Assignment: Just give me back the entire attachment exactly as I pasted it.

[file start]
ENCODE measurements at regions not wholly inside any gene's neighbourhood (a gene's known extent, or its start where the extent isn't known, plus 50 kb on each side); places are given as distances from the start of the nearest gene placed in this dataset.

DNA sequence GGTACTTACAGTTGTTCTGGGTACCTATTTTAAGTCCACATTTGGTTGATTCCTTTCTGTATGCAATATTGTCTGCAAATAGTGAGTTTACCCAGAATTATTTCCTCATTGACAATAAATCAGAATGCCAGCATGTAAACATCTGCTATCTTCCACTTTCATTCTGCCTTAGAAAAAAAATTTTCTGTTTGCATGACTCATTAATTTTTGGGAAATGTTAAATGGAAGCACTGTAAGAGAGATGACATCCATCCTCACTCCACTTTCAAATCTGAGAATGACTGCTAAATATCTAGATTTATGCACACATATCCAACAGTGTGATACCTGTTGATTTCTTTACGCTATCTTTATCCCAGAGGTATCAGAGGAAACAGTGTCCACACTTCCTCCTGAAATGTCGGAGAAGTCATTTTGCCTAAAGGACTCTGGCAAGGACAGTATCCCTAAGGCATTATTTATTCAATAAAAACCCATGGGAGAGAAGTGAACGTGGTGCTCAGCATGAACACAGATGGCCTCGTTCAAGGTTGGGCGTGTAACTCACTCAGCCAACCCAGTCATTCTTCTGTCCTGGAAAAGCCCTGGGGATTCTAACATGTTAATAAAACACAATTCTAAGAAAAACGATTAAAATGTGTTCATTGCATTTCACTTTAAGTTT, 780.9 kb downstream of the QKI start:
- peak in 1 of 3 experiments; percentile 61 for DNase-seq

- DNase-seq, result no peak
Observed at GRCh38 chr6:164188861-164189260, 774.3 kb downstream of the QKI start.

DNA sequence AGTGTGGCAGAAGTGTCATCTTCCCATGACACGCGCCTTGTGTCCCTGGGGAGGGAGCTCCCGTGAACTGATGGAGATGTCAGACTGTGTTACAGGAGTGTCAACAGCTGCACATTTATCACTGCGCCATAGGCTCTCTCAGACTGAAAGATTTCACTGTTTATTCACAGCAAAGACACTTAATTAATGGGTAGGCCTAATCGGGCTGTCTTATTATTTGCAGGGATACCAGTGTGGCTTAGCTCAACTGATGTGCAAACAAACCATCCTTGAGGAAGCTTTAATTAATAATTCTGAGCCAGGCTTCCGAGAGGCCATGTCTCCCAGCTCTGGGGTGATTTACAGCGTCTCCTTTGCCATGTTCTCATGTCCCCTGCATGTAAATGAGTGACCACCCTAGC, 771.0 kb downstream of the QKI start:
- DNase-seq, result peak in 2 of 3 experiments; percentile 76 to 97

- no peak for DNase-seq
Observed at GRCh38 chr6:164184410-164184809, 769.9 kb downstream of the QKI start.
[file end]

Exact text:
ENCODE measurements at regions not wholly inside any gene's neighbourhood (a gene's known extent, or its start where the extent isn't known, plus 50 kb on each side); places are given as distances from the start of the nearest gene placed in this dataset.

DNA sequence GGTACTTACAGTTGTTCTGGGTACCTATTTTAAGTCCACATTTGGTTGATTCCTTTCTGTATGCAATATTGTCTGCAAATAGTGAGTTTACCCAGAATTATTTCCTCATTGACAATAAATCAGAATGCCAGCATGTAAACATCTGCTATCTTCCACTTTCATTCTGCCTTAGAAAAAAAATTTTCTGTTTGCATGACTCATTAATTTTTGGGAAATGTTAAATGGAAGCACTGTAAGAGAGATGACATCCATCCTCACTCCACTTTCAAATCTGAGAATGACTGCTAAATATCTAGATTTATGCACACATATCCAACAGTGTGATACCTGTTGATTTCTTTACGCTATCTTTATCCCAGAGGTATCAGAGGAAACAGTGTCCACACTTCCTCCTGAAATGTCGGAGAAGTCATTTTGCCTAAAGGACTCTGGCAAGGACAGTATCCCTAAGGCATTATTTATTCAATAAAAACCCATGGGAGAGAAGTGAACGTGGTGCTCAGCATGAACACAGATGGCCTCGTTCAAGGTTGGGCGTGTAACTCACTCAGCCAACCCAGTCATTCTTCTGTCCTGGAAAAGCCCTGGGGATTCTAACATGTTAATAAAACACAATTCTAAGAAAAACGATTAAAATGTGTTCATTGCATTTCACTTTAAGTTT, 780.9 kb downstream of the QKI start:
- peak in 1 of 3 experiments; percentile 61 for DNase-seq

- DNase-seq, result no peak
Observed at GRCh38 chr6:164188861-164189260, 774.3 kb downstream of the QKI start.

DNA sequence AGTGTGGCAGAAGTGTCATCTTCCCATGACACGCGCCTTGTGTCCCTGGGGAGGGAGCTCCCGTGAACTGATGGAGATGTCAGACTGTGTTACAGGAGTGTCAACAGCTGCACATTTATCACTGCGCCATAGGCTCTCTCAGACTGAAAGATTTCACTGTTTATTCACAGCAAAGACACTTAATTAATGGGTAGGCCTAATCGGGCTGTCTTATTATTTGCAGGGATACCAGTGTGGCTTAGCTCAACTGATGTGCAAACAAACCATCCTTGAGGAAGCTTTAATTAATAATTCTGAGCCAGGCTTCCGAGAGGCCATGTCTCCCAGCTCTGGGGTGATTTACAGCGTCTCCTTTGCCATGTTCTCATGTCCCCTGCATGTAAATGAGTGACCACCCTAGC, 771.0 kb downstream of the QKI start:
- DNase-seq, result peak in 2 of 3 experiments; percentile 76 to 97

- no peak for DNase-seq
Observed at GRCh38 chr6:164184410-164184809, 769.9 kb downstream of the QKI start.